Parr for the Course – Holistic Fish Conservation

by Nan Frobish

April 1, 2022

Juvenile Chinook Salmon lack rearing habitat in the Central Valley due to pervasive land use change and altered hydrology. Historically, juvenile salmon (or parr) had access to roughly four million acres of seasonal floodplain which provided ideal growth conditions before transitioning to the ocean. Managed wetlands and flooded off-season agricultural fields can provide surrogate habitat to mitigate some habitat losses. A pilot program by fishery agencies and the PGA has turned their attention to a previously untapped habitat by stocking immature salmon parr to golf course wetland ponds to increase habitat and population. The program, coined “Parr for the Course”, serves to increase the salmon population after their decline. This could be salmon conservationists’ mulligan for past failures.

Golf course ponds are ideal habitats for juvenile fish due to their higher than average food productivity, protection from predators, and overall comfort. Compared to the remaining habitat that has long endured pervasive land use change and altered hydrology, these ponds create a sort of oasis in the habitat desert, sheltering parr from their long history of abuse. While discussing new mitigation efforts for these threatened fish, biologists at the Center for Watershed Sciences realized the potential for using these areas for fish conservation, piloting the effort at a local golf course. The River Redwoods Golf Club in Sutter County was chosen for its location near migratory pathways for Feather River and Butte Creek, allowing fish easy access back to the river for outmigration. Fish were planted at the Golf Club in February, during the time of year when juvenile salmon would need to access historic floodplain habitat (photo 1). Over the next several weeks, the fish were monitored and growth rates were measured, comparing them to other rearing habitats in the area. Parr for the Course fish that had reared in these golf ponds grew at faster rates compared to fish planted in canals and rivers, growing at about 0.5g/day. This might not sound like a lot of weight, but for a juvenile salmon, this can make the difference between surviving the journey to the ocean or being consumed by a predator. A real hole in one for the fish!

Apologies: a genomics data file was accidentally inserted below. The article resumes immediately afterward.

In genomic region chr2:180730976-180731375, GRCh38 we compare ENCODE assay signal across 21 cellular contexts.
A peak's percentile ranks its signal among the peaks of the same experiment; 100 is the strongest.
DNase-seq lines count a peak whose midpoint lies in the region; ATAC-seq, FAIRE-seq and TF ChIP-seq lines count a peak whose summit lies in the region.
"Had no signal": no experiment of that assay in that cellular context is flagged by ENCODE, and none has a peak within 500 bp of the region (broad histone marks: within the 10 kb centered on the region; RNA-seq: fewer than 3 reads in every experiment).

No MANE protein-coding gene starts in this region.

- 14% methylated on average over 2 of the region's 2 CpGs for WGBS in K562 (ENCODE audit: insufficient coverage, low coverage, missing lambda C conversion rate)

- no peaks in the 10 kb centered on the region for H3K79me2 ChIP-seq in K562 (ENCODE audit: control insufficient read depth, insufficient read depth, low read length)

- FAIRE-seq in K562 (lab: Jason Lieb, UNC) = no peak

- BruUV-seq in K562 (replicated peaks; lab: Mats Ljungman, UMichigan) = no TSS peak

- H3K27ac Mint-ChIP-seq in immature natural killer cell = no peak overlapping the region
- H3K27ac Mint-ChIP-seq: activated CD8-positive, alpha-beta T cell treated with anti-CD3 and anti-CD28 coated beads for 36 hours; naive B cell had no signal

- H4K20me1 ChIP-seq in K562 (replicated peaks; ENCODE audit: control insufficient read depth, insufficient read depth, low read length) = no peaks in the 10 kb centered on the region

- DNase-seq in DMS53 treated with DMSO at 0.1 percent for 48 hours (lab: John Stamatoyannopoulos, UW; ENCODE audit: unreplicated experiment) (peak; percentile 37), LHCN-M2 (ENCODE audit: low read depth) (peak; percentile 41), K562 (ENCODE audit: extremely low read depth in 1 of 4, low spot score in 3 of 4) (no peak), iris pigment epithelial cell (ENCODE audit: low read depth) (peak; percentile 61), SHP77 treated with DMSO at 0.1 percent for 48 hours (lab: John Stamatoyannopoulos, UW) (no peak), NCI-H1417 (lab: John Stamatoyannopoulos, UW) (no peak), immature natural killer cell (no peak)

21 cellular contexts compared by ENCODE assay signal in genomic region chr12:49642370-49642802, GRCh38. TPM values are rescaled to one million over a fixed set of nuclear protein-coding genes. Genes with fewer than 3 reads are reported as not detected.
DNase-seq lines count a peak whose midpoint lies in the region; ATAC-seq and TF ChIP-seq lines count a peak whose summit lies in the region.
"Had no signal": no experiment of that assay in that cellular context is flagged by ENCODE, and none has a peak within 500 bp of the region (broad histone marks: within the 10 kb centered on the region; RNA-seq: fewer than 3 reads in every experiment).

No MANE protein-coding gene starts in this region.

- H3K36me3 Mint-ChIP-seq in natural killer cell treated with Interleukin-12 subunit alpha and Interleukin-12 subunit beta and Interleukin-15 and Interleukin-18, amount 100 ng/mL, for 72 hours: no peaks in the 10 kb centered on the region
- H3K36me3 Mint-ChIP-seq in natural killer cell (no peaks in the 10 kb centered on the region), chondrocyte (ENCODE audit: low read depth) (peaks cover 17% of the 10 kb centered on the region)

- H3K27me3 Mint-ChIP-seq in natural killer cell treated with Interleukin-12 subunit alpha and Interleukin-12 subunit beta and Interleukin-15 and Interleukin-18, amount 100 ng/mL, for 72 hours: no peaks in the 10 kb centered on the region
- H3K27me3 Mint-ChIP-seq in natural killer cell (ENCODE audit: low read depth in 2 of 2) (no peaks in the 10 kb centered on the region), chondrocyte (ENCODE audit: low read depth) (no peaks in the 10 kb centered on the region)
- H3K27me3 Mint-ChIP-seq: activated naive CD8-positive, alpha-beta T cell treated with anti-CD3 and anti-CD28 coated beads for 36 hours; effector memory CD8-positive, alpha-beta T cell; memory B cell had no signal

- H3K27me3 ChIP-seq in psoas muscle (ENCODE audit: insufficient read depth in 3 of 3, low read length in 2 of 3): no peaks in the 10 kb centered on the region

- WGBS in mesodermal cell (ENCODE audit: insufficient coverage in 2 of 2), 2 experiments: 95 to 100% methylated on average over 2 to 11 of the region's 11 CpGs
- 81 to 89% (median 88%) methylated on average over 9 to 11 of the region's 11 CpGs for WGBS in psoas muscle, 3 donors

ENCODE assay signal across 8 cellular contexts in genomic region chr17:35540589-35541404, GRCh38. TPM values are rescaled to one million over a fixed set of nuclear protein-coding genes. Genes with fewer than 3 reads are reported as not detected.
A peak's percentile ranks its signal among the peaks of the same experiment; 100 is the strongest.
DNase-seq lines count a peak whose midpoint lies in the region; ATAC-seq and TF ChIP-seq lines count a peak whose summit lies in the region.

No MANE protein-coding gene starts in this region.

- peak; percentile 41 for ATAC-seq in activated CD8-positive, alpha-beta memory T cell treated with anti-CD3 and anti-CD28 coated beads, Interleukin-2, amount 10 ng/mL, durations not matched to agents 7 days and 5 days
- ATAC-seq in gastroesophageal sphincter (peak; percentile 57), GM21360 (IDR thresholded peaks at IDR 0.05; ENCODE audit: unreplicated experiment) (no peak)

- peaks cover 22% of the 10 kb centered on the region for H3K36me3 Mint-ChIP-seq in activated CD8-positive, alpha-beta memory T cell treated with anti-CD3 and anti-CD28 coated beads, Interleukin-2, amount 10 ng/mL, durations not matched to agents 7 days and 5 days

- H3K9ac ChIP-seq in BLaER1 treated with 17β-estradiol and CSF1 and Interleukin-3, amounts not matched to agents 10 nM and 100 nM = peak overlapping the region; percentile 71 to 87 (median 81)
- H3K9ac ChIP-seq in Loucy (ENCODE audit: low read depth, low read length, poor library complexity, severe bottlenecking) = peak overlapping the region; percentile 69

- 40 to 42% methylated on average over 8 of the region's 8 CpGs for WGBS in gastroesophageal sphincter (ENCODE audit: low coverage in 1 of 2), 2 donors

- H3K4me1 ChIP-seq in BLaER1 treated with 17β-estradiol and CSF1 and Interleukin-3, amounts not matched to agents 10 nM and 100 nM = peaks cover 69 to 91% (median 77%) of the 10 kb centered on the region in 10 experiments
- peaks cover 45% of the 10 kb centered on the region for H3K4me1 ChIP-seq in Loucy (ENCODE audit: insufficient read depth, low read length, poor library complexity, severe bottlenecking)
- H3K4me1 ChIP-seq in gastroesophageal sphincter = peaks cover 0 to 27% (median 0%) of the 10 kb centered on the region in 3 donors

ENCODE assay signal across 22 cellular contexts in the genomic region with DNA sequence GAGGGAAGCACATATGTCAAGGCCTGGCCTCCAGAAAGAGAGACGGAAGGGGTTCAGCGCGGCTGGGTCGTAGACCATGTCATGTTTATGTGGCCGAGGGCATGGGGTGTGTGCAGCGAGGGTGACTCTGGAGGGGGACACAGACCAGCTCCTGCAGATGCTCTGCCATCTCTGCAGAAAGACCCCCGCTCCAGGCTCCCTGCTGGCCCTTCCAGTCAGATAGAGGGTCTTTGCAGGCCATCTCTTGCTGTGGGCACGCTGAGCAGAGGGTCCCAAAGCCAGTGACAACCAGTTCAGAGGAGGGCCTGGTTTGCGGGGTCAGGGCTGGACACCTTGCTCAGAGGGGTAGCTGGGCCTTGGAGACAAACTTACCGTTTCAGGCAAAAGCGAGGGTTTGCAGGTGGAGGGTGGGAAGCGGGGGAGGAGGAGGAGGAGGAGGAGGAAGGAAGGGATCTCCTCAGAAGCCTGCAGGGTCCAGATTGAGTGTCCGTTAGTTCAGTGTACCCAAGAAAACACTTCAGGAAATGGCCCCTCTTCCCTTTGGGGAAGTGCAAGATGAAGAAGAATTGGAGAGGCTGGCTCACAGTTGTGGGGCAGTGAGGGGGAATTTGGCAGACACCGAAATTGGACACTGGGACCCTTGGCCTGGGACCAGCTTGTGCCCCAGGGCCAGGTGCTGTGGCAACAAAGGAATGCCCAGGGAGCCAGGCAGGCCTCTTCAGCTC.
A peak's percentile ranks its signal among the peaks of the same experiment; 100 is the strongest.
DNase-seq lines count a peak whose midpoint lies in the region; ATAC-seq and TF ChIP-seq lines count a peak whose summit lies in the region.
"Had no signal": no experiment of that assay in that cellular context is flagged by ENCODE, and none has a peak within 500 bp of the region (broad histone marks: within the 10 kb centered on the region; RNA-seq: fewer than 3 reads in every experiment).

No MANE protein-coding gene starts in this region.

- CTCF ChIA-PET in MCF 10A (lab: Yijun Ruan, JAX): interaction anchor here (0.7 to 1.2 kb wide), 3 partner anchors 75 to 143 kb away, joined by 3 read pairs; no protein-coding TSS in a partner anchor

Photo 1. Growth of salmon in 3 different habitats, displaying how fish in golf course ponds grow better than their canal and river reared counterparts.

Faster growth occurs in the ponds due to a highly productive detrital food webs. Jeffres et al., (2020) found that juvenile salmon in floodplain habitats are feeding primarily from a detrital based food web. In golf courses, grass clippings from the course’s constant upkeep are a source of nutrients in the pond to kickstart the detrital pathway. This supports a more productive environment, filled with zooplankton for the fish to consume. These detrital food webs also create a distinct isotopic fingerprint that can be permanently archived in tissues such as fish eye lenses. When fish return to spawn as adults, researchers can take the fish eye lens to see which fish used golf ponds and who didn’t (Tilcock et al. 2021). Knowing how many salmon from these golf ponds returned to spawn, allows researchers to quantitatively evaluate the success of Parr for the Course. 

Photo 2. Juvenile Chinook Salmon being stocked in golf ponds.